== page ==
This is to the north-west of the Greek theatre in the area referred to as KBR #1 in the Polish Report. There are six places here where fuel containers (bags) were positioned, four of them c.10m sq. and one of them c.30m x 10m. See figs. on pp.46-47 of the Polish Report. Earth probably from the surrounding areas was heaped up around them to form banks between and around the bags. There is evidence of environmental contamination here in the form of fuel leakage. Just nearby are tankers from which vehicles are currently being refuelled. There are signs of further serious fuel seepage here.
To the east of the Greek theatre, to the north of the road, is another area (referred to as KBR #1 in the Polish Report) that has been levelled and covered with gravel. These areas are shown as C and D in the fig. on p. 46 of the Polish Report. In the west part of this area is a bunker built of concrete slabs and sandbags; the latter are now disintegrating.
To the south of the Theatre, and on the north side of the road, is an area c.15m x 20m, covered with gravel and large stones, that is said to be a "tent position".
"Ronson Gate" (near the ancient Marduk Gate)
1. Outside the so-called Ronson Gate, on the north side of the road, topsoil has been scooped off an area c.60m x 20m to create an earthen bank. About 70m to the south of the road, there is an east-west trench about 25m long which we could only see from a distance, as the area is thought to be mined.
2. From the observation tower at the gate, a trench could be seen beyond the east-west barrier of barbed wire and conix containers that is about 100m to the south of the road. This trench could be observed through a gap of about 30m in the conix containers. It is unknown how long it is.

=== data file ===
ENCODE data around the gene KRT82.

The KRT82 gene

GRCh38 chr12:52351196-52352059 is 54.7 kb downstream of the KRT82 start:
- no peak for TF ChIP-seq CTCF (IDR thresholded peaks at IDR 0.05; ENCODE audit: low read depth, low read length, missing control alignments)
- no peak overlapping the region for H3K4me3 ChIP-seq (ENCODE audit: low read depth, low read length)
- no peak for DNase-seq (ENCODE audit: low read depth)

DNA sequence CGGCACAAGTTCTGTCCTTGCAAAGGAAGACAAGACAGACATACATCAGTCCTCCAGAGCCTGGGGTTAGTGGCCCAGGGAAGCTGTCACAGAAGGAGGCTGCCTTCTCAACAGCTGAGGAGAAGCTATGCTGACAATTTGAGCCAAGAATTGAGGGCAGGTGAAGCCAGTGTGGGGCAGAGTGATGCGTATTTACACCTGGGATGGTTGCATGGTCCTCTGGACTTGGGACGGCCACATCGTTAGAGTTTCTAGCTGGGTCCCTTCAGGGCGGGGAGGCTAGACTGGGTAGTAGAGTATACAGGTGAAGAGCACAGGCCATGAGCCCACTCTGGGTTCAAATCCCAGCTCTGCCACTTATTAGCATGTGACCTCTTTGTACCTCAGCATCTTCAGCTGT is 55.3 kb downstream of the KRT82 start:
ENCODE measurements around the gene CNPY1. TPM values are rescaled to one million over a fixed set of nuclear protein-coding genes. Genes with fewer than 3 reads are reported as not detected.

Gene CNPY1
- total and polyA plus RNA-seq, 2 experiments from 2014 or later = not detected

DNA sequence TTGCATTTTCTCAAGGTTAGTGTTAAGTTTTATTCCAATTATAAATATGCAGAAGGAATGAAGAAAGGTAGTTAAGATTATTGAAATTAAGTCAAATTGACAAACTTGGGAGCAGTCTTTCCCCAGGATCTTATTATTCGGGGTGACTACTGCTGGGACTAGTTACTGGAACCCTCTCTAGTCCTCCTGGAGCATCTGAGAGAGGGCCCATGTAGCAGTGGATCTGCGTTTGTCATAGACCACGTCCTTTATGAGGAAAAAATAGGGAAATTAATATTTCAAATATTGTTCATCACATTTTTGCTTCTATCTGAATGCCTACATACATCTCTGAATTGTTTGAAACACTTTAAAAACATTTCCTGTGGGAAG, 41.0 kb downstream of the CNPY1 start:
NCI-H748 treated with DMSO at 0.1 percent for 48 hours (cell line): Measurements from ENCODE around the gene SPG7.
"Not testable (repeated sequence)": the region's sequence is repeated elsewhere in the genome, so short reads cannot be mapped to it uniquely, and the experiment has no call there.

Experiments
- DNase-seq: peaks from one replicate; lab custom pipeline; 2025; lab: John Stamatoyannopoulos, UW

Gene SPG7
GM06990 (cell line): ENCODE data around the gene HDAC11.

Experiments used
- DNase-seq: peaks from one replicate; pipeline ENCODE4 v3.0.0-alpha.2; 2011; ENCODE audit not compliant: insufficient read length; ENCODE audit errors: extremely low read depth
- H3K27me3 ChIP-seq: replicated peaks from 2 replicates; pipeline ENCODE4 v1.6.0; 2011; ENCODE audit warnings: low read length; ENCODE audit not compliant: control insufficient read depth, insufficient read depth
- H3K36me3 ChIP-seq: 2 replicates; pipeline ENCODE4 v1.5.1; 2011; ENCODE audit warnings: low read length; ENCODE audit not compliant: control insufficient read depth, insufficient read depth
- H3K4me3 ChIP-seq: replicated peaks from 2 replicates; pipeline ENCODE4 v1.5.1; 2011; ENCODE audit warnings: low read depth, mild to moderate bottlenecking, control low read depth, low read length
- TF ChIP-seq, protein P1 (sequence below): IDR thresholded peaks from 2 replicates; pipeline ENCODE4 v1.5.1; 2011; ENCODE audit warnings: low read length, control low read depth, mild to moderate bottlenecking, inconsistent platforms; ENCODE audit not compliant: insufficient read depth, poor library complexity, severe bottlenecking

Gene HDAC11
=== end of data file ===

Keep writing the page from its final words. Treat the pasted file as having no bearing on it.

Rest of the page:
Ziggurat (outside camp)
Dr Maryam informed us that there are three trenches in the area of Etemenanki (the ziggurat). These are said to be anti-tank precautions.
1. A trench with length 45m. No pottery, bricks or bones observed in the spoil. (Ditch A in the Polish Report, see figs. on pp. 53, 55-56).
2. E-W trench, length c.170m (paced out), c.2m deep, and 1.0-1.5m wide. Much pottery and many fragments of brick with cuneiform inscriptions of Nebuchadnezzar were observed in the bank of spoil on the north side of the trench. (Ditch B in the Polish Report, see figs on pp.53, 57-58).
3. We were not able to see the third trench (Trench C in the Polish Report, figs. on pp. 53, 58-59) as it is inside the wire surrounding the camp.
In the south part of the Processional Street, approximately opposite the magazines of Etemenanki, 7 concrete barriers were placed on the road. They have recently been removed by helicopter (see Polish Report, figs on p. 69). Two areas of the 6th century BC brick pavement are exposed in this area, and in both cases the bricks are badly broken (Polish Report, figs. on p.69). This is thought to be the result of a heavy vehicle or vehicles driving over them. If this is so, it is likely that the bricks still covered by earth are similarly damaged.
Dr Maryam pointed out that at one stage a vehicle was standing in the Seleucid-Parthian building to the west of the Nabu-sha-Hare Temple. (This is just to the north of the tower Dragon no.5).
1. To the north of Reno Gate (which is to the west of the north-west corner of the ziggurat) there is a large flat area covered with gravel that is known as Tent City #2 (Polish Report, figs. on pp.27-28).
2. On the south side of the road to the west of the Reno Gate, in front of a brick factory, there is a cutting with maximum height 3m where the road has been widened (Polish Report, centre fig. on p.29).
3. To the west of the Reno Gate there is a trench c.30m x 10m, up to 2m deep, that is said to have been dug to fill conix containers (HESCO bags).
4. There are further large cuttings to the south of the barbed wire perimeter that we were not allowed to visit.
5. To the south of the Reno Gate for a distance of about 200m the road is lined by HESCO bags that have clearly been filled with deposits from the Babylon site, containing sherds, bones, etc.
Tent City #2